Last Updated on June 8, 2022, by eNotes Editorial. Word Count: 421Here are some quotes from "Mr. Flood's Party" by Edward Arlington Robinson:
In this passage, Eben addresses himself, referring to himself as "Mr. Flood," and...Well, Mr. Flood, we have the harvest moonAgain, and we may not have many more;The bird is on the wing, the poet says
(The entire section contains 421 words.)
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In this passage, Eben addresses himself, referring to himself as "Mr. Flood," and he notes that the harvest moon is in the sky. The harvest moon appears late in the agricultural cycle, and it denotes the end of the year's fruitful days. Like the moon, Old Eben is nearing the end of his days. "The bird is on the wing" is from Edward FitzGerald's translation of The Rubáiyát of Omar Khayyám. The line refers to the passage of time, which is likened to a bird. This passage establishes the idea that Eben is, in his old age, looking back on his life.Well, Mr. Flood, we have the harvest moonAgain, and we may not have many more;The bird is on the wing, the poet says
Eben wears his old, worn hopes as if they are armor. He is clad in them, and he stands like Roland in the epic poem The Song of Roland (Roland was one of Charlemagne's military leaders). Though others may look at Eben and only see a battered old man, he harbors secret battles and victories that others do not see. He plays a "silent horn," as others cannot hear it or know about his triumphs.Alone, as if enduring to the endA valiant armor of scarred hopes outworn,He stood there in the middle of the roadLike Roland's ghost winding a silent horn.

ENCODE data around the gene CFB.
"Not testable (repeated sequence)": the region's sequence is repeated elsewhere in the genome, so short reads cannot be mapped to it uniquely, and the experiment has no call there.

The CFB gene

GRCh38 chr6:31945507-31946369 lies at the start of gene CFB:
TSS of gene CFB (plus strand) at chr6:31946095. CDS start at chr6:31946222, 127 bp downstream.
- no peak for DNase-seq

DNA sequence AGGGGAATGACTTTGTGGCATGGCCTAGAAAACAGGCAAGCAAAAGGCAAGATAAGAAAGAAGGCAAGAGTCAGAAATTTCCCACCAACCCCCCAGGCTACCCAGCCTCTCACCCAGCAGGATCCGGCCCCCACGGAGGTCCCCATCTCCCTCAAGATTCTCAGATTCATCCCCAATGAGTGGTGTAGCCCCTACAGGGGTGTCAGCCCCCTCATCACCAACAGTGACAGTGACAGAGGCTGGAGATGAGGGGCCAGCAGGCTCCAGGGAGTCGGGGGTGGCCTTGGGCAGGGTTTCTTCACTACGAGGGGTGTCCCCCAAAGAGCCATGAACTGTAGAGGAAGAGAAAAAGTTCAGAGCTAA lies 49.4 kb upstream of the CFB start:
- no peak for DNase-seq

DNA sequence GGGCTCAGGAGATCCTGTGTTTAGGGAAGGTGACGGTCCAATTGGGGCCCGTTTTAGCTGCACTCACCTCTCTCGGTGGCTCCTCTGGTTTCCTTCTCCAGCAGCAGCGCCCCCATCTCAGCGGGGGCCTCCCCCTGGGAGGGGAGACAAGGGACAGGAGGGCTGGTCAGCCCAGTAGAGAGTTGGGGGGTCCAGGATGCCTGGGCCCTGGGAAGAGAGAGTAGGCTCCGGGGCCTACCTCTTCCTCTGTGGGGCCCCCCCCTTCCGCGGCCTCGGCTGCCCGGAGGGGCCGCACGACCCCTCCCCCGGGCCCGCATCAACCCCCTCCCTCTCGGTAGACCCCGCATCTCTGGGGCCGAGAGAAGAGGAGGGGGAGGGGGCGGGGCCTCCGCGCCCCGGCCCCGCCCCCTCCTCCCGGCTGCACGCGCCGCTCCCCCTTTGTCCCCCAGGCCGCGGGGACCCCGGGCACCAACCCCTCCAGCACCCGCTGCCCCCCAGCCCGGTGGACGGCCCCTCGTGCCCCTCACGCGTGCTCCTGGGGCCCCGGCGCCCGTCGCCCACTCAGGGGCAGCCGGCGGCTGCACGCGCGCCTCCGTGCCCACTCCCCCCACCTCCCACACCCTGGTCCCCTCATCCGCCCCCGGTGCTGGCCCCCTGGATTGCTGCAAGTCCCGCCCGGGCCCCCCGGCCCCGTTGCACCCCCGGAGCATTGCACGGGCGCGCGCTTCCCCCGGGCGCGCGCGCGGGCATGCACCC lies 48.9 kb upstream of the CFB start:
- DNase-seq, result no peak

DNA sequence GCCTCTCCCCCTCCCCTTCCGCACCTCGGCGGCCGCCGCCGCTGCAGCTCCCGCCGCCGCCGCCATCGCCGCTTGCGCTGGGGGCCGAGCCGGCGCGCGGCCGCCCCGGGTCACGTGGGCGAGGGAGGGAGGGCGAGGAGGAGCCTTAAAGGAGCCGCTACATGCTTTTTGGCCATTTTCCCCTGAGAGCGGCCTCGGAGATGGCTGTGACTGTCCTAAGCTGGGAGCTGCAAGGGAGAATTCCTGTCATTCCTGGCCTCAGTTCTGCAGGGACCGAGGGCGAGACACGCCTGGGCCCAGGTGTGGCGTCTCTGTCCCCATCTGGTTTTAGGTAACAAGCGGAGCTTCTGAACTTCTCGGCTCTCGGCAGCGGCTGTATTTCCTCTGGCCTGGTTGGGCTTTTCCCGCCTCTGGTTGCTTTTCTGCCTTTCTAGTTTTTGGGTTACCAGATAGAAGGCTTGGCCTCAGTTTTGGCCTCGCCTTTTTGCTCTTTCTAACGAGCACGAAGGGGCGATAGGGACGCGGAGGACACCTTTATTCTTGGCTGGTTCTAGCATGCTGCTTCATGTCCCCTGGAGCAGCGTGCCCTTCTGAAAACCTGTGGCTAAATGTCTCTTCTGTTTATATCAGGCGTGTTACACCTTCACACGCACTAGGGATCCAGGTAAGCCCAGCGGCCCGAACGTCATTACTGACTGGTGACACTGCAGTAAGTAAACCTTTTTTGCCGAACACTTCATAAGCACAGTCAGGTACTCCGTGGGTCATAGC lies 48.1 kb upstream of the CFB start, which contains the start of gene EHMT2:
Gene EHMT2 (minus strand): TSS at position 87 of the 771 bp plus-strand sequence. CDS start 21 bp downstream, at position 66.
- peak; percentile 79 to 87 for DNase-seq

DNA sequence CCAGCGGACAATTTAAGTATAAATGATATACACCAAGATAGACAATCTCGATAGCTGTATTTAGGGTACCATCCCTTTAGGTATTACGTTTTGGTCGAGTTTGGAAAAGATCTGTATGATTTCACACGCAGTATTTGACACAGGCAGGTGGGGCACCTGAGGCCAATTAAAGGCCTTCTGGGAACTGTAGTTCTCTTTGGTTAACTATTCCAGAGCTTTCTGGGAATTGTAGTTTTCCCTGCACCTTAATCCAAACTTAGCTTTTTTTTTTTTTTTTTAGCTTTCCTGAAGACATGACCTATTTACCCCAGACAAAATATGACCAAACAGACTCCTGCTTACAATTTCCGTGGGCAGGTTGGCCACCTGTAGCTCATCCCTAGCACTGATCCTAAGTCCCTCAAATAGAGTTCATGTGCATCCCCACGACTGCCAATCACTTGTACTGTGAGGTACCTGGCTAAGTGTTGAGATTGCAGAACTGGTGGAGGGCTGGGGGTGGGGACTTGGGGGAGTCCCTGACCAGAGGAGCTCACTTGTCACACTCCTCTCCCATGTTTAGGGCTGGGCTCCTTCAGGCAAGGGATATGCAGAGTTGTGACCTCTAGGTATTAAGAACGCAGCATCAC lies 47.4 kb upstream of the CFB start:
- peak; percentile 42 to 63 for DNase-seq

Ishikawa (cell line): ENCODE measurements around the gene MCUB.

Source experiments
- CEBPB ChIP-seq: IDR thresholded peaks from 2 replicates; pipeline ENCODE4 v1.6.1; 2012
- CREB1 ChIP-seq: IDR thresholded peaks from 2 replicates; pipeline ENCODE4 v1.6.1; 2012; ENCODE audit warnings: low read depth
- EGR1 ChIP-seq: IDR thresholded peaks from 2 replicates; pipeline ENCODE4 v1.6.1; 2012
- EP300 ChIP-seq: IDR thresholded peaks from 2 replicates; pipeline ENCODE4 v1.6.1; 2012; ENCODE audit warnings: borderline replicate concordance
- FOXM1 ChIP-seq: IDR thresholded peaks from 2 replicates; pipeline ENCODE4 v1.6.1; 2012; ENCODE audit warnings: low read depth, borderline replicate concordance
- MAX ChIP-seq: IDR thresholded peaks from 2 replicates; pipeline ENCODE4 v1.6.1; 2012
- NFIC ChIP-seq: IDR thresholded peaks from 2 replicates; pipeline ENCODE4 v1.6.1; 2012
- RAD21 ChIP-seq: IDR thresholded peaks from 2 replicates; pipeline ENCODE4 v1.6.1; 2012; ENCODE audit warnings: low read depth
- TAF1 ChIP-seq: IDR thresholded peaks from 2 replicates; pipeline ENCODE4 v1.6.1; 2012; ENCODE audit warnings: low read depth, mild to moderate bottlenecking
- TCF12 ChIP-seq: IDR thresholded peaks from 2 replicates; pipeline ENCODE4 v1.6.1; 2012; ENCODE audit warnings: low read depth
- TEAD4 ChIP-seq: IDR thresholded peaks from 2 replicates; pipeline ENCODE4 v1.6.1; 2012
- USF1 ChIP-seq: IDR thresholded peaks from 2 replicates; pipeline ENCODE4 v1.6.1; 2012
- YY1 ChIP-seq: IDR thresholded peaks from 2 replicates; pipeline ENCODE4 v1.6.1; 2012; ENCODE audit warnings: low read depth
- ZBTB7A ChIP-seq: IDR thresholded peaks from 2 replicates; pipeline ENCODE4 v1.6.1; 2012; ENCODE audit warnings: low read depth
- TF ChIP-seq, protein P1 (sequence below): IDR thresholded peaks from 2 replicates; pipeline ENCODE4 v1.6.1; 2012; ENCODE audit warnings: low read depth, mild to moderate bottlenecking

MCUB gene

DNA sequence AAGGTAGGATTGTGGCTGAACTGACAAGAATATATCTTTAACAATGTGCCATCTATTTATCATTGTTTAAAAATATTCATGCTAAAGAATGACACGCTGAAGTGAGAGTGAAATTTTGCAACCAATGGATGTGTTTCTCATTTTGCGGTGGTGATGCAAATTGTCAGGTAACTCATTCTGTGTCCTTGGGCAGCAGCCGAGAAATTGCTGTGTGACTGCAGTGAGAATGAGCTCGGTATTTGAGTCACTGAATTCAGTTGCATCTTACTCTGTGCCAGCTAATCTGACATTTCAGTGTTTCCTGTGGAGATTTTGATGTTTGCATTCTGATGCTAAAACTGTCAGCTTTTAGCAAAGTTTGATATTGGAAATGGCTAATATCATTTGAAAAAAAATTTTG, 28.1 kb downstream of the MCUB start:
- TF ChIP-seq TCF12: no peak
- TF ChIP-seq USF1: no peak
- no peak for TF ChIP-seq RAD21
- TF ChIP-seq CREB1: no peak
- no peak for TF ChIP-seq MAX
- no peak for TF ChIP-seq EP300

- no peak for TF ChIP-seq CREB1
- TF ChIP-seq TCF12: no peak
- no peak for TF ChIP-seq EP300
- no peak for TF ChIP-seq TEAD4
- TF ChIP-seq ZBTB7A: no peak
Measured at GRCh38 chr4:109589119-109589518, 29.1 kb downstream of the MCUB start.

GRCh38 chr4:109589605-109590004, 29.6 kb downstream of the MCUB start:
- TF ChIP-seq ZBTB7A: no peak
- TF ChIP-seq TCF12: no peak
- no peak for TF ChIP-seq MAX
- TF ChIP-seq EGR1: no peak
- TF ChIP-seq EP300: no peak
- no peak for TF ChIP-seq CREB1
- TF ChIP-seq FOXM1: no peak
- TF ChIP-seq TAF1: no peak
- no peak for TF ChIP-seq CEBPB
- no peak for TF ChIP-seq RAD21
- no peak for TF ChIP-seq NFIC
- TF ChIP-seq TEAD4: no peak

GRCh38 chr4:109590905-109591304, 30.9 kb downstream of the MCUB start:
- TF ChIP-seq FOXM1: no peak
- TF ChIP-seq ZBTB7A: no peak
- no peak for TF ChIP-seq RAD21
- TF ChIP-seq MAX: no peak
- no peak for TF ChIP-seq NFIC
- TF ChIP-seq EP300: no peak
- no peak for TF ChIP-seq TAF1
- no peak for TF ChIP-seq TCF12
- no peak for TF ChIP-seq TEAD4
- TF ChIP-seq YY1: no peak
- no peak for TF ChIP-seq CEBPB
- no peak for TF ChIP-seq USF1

Eben places his jug down on the earth, and he only steps away from it when he is sure it is stable. The poet contrasts the jug's stability on the ground with the uncertainty of life. The jug is able to balance itself on the earth, but people cannot always do so.And only when assured that on firm earthIt stood, as the uncertain lives of menAssuredly did not, he paced away
At the end of the poem, Eben is standing and looking down on the town. There is not much left to him, as he is near the end of his days. He has walked most of the path of life. No one knows him anymore, and the people in the town have shut their doors to him. His friends are long gone, and he lives a lonely life.There was not much that was ahead of him,And there was nothing in the town below—Where strangers would have shut the many doorsThat many friends had opened long ago.